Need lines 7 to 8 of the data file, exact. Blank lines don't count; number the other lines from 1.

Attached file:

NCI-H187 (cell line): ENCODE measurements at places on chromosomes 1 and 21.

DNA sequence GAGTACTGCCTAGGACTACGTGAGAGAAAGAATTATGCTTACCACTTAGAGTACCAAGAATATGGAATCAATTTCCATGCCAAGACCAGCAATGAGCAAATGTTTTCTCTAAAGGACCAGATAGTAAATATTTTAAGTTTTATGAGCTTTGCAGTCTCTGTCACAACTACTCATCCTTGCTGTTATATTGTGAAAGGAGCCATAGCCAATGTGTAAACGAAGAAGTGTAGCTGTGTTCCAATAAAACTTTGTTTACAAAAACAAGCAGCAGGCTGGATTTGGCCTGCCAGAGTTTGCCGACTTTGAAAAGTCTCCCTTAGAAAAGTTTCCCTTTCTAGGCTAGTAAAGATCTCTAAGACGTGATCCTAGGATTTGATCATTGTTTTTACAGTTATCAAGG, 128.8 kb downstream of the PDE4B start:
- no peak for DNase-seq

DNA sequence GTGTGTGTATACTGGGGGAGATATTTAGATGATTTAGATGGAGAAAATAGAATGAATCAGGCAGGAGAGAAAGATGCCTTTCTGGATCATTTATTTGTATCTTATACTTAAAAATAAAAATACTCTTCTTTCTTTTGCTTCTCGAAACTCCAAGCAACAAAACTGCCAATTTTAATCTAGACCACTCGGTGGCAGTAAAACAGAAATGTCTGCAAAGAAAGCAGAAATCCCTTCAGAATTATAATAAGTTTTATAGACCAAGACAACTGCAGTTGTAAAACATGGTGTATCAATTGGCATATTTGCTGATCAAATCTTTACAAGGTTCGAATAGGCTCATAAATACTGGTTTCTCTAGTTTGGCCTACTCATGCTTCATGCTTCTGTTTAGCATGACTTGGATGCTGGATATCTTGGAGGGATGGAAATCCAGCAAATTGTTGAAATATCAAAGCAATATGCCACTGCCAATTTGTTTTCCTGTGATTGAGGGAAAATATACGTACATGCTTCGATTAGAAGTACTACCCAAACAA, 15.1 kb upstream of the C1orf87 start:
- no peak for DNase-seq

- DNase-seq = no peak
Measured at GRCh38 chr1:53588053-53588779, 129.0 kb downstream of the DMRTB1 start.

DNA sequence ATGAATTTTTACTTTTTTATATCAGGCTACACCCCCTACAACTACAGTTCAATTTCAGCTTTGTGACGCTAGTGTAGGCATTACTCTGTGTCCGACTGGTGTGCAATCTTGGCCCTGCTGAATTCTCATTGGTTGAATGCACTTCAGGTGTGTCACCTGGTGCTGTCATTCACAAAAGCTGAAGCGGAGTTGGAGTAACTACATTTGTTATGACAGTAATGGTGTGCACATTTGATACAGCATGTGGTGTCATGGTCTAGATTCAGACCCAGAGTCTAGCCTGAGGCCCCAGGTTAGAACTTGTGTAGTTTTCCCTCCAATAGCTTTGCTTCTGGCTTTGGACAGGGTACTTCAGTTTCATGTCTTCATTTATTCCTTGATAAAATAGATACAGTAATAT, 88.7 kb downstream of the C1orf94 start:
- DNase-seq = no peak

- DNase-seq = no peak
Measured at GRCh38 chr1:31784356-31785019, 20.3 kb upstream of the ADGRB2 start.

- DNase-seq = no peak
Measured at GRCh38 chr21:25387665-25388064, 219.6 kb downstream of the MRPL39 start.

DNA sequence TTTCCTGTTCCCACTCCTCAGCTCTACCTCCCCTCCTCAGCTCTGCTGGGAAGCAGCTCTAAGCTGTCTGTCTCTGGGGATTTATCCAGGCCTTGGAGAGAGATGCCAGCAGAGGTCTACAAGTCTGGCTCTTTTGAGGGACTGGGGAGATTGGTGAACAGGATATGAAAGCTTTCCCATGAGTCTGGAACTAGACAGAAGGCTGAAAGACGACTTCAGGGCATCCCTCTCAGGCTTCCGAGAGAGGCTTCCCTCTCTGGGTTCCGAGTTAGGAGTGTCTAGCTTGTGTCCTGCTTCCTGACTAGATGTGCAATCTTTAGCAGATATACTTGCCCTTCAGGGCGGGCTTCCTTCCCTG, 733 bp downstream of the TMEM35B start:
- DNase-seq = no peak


Measured at GRCh38 chr1:53588053-53588779, 129.0 kb downstream of the DMRTB1 start.

DNA sequence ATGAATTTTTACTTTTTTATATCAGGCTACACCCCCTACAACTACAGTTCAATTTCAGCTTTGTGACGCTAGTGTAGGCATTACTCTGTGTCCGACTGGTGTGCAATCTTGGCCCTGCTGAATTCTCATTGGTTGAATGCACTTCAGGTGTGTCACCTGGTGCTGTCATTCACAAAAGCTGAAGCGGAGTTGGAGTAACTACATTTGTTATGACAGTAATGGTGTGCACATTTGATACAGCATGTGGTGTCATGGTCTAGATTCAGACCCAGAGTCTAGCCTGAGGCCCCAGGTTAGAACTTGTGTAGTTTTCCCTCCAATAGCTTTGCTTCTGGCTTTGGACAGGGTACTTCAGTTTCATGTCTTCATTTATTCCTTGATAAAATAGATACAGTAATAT, 88.7 kb downstream of the C1orf94 start: